5. Relatable – Visual elements and content should be unambiguous and relevant to the primary users.
The second phase consisted of ideating solutions based on our codified insights from the previous phase. My team and I started by individually sketching out ideas to develop the conceptual foundation, then further developed the concepts by consolidating our ideas into two sets of wireframes and mid-fidelity prototypes.
IDEATING THE SOLUTION
Each team member took roughly 30 minutes to sketch out a conceptual foundation ultimately based on the user personas. Following this exercise, we made low-fidelity wireframes of our sketches and immediately discussed our ideas as a team with the creative director.
My initial concept is below.
Some aspects of this concept, such as the community functionality, were inspired by Slack. Once a student verifies their enrollment at a specific school, they gain access to their district’s communities (akin to channels in Slack) such as chess club, band, art club, recreational soccer, etc. After a user clicks on a community, they can view all upcoming events in a list which includes a preview of details and create their own event. If the user is interested in an event, they can RSVP, view a list of peers who are attending and make comments which are visible to all participants.
This concept concentrates on event tracking and discovery based on users’ interest as gauged in the onboarding process.
The wireframes above do not fully communicate my concept as standalone artifacts because we were under strict time constraints for completion. However, they did fulfill the purpose of serving as a rudimentary visual aid for expounding upon my concept.
CONCEPT 1 Whitney, Ayoub and Paymon
Core competency: “easily find activities”
CONCEPT 2 John, Kevin and Abhay
Core competency: interest driven event/activity discovery
This phase took place during the first 30 minutes of the second workshop with the middle schoolers.
LISTENING TO THE USERS PT. 2: USER TESTS
By this point, the team already divided in half and produced two concepts which could be tested by the middle schoolers. Our strategy for administering these user tests was to create two groups of kids with three kids each. UX team 1 tested one group while UX team 2 tested the other. We switched groups after 15 minutes. The benefit to rapid user testing is that the insights which are ascertained are more organic since the testers wouldn’t necessarily have the time to assist users as much.
Following the user tests, much of our time was spent being introduced to and personally experiencing the initial concept proposed by the CEO: a “game” in which users select their activities by way of trading and earning cards. It’s unknown why this concept wasn’t fully introduced to the team earlier in the process.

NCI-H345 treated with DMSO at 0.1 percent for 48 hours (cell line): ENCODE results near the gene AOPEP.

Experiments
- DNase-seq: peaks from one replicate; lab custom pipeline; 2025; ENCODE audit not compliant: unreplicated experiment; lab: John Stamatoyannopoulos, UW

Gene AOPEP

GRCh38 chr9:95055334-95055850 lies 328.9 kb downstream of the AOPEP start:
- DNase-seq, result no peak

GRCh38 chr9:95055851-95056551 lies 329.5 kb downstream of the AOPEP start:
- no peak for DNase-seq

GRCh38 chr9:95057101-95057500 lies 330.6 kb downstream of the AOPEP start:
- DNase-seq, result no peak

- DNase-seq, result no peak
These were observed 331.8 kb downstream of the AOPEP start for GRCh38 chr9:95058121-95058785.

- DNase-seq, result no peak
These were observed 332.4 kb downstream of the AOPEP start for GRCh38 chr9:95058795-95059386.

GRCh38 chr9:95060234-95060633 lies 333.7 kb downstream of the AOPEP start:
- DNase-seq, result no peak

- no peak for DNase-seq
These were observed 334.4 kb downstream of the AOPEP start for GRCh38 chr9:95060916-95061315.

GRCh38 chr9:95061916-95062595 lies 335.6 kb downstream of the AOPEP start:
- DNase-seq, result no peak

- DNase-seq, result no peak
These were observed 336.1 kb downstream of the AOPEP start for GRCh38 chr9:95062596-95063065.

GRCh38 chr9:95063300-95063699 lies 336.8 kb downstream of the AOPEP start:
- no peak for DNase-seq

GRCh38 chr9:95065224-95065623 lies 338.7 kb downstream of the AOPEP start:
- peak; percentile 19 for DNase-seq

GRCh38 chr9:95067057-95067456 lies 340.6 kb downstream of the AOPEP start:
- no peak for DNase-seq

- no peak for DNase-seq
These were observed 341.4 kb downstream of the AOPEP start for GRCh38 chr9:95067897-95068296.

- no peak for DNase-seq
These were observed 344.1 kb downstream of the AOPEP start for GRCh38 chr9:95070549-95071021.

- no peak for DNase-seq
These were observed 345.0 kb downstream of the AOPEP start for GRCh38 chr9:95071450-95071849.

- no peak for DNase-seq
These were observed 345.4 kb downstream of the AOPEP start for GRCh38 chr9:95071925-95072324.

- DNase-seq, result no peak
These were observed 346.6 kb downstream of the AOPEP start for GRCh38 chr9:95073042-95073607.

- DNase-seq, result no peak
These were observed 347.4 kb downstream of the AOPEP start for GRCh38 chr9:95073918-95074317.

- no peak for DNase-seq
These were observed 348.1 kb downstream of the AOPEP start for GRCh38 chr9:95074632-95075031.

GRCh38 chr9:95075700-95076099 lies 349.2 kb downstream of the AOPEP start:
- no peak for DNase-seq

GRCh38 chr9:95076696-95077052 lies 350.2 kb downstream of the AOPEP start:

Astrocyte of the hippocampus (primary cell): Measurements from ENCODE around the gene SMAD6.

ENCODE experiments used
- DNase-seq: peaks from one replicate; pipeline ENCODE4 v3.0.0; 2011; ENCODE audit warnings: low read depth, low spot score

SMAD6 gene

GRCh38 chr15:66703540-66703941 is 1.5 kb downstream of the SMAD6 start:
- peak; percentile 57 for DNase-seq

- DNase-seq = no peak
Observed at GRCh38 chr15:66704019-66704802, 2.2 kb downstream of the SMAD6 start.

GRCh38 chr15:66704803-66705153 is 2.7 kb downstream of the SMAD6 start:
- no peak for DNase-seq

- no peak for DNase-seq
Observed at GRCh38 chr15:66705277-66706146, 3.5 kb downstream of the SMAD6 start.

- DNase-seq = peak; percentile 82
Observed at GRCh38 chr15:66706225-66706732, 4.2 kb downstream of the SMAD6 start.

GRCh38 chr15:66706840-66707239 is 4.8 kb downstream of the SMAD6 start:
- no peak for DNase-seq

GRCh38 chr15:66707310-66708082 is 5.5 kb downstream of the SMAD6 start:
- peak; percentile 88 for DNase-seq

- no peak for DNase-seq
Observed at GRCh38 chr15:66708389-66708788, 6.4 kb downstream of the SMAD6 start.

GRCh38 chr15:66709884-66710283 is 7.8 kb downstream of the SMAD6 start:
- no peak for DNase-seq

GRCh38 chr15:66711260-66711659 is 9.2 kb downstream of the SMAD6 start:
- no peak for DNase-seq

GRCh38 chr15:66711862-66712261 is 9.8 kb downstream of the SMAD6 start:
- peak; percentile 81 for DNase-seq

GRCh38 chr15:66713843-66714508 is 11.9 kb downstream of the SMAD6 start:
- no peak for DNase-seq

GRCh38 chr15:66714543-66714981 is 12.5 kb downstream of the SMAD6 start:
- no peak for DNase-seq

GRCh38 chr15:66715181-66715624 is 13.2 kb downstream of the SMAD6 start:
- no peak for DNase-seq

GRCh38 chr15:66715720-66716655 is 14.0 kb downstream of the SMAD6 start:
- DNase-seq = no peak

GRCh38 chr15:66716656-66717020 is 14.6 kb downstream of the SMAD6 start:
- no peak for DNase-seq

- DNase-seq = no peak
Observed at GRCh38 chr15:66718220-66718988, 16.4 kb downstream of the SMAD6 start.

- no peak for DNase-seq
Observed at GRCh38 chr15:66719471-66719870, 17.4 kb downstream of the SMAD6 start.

Consensus: the concept was far too complex, even for the UX team. From a usability standpoint, we determined implementing the concept was untenable given that 1) we only had one week left to finish the project and run the concept through the validation/create/iteration process and 2) the concept failed to fulfill the CEO’s own requirements which were brought forth during our first meeting.
In this final phase, we iterated upon our concepts based on the feedback we received during the user tests which ultimately resulted in high-fidelity wireframes and prototypes.
This phase consisted of fine tuning our concept by accounting for empty, hover and error states as well as by adding more detail to certain task flows such as the addition of an event to the reflection page. As I was responsible for interaction design, my goal was to make the prototype as “life-like” as possible, leaving no equivocation for the developers. It also prevents us from having to rely mostly on annotations, which can easily be misinterpreted. The showing rather than telling strategy immensely helps in this situation.
Since there were so many modifications we wanted to make within a small time frame, one challenge we faced was determining which changes should take precedence. This was simply resolved by prioritizing the most complex changes rather than simple ones which could easily be mentioned in the final presentation with little to no misinterpretation.
Our final design was well received by the CEO of Mosayec, noting its robustness and ability to fully communicate our concept while maintaining the integrity of his vision.
One recommendation I’d make is to keep track of and adapt to fluctuating socioeconomic patterns among middle schoolers given that our concept is heavily informed by those factors.
Next steps include: